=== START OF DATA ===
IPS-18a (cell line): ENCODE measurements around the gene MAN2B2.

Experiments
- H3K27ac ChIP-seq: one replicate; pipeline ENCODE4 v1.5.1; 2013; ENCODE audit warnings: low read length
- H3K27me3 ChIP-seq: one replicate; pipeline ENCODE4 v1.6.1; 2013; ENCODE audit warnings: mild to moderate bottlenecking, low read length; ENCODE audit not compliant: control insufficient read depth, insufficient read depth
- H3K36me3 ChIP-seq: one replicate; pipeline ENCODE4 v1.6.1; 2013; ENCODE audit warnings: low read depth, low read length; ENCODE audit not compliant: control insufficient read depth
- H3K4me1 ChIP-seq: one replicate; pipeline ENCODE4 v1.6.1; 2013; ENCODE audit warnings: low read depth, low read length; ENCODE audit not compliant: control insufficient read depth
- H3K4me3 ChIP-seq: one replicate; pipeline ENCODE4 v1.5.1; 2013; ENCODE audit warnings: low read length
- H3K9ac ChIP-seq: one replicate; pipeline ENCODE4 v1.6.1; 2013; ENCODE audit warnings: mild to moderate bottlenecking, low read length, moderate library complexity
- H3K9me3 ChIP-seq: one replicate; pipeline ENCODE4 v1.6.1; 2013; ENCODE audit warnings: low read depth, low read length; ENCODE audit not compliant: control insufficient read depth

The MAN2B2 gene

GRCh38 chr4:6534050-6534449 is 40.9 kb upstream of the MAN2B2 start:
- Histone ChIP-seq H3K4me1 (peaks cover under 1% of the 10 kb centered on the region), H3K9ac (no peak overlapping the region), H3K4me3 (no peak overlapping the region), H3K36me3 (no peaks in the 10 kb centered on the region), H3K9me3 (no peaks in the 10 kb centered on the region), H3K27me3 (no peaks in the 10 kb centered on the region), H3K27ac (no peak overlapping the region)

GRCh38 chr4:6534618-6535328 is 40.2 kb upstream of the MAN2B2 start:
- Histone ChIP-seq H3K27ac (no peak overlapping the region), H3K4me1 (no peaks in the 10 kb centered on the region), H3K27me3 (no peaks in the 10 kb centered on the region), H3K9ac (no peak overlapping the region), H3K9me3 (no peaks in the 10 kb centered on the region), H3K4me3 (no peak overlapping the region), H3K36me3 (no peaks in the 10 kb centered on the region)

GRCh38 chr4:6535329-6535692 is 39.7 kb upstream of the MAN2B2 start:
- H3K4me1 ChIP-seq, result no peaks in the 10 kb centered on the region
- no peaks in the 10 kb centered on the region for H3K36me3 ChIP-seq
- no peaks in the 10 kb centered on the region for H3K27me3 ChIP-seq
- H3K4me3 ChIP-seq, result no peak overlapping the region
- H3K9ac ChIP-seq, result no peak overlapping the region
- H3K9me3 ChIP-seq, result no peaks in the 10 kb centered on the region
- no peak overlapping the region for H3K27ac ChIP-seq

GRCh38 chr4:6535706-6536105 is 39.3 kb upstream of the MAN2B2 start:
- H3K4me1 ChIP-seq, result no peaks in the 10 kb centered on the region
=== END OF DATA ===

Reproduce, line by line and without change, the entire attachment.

IPS-18a (cell line): ENCODE measurements around the gene MAN2B2.

Experiments
- H3K27ac ChIP-seq: one replicate; pipeline ENCODE4 v1.5.1; 2013; ENCODE audit warnings: low read length
- H3K27me3 ChIP-seq: one replicate; pipeline ENCODE4 v1.6.1; 2013; ENCODE audit warnings: mild to moderate bottlenecking, low read length; ENCODE audit not compliant: control insufficient read depth, insufficient read depth
- H3K36me3 ChIP-seq: one replicate; pipeline ENCODE4 v1.6.1; 2013; ENCODE audit warnings: low read depth, low read length; ENCODE audit not compliant: control insufficient read depth
- H3K4me1 ChIP-seq: one replicate; pipeline ENCODE4 v1.6.1; 2013; ENCODE audit warnings: low read depth, low read length; ENCODE audit not compliant: control insufficient read depth
- H3K4me3 ChIP-seq: one replicate; pipeline ENCODE4 v1.5.1; 2013; ENCODE audit warnings: low read length
- H3K9ac ChIP-seq: one replicate; pipeline ENCODE4 v1.6.1; 2013; ENCODE audit warnings: mild to moderate bottlenecking, low read length, moderate library complexity
- H3K9me3 ChIP-seq: one replicate; pipeline ENCODE4 v1.6.1; 2013; ENCODE audit warnings: low read depth, low read length; ENCODE audit not compliant: control insufficient read depth

The MAN2B2 gene

GRCh38 chr4:6534050-6534449 is 40.9 kb upstream of the MAN2B2 start:
- Histone ChIP-seq H3K4me1 (peaks cover under 1% of the 10 kb centered on the region), H3K9ac (no peak overlapping the region), H3K4me3 (no peak overlapping the region), H3K36me3 (no peaks in the 10 kb centered on the region), H3K9me3 (no peaks in the 10 kb centered on the region), H3K27me3 (no peaks in the 10 kb centered on the region), H3K27ac (no peak overlapping the region)

GRCh38 chr4:6534618-6535328 is 40.2 kb upstream of the MAN2B2 start:
- Histone ChIP-seq H3K27ac (no peak overlapping the region), H3K4me1 (no peaks in the 10 kb centered on the region), H3K27me3 (no peaks in the 10 kb centered on the region), H3K9ac (no peak overlapping the region), H3K9me3 (no peaks in the 10 kb centered on the region), H3K4me3 (no peak overlapping the region), H3K36me3 (no peaks in the 10 kb centered on the region)

GRCh38 chr4:6535329-6535692 is 39.7 kb upstream of the MAN2B2 start:
- H3K4me1 ChIP-seq, result no peaks in the 10 kb centered on the region
- no peaks in the 10 kb centered on the region for H3K36me3 ChIP-seq
- no peaks in the 10 kb centered on the region for H3K27me3 ChIP-seq
- H3K4me3 ChIP-seq, result no peak overlapping the region
- H3K9ac ChIP-seq, result no peak overlapping the region
- H3K9me3 ChIP-seq, result no peaks in the 10 kb centered on the region
- no peak overlapping the region for H3K27ac ChIP-seq

GRCh38 chr4:6535706-6536105 is 39.3 kb upstream of the MAN2B2 start:
- H3K4me1 ChIP-seq, result no peaks in the 10 kb centered on the region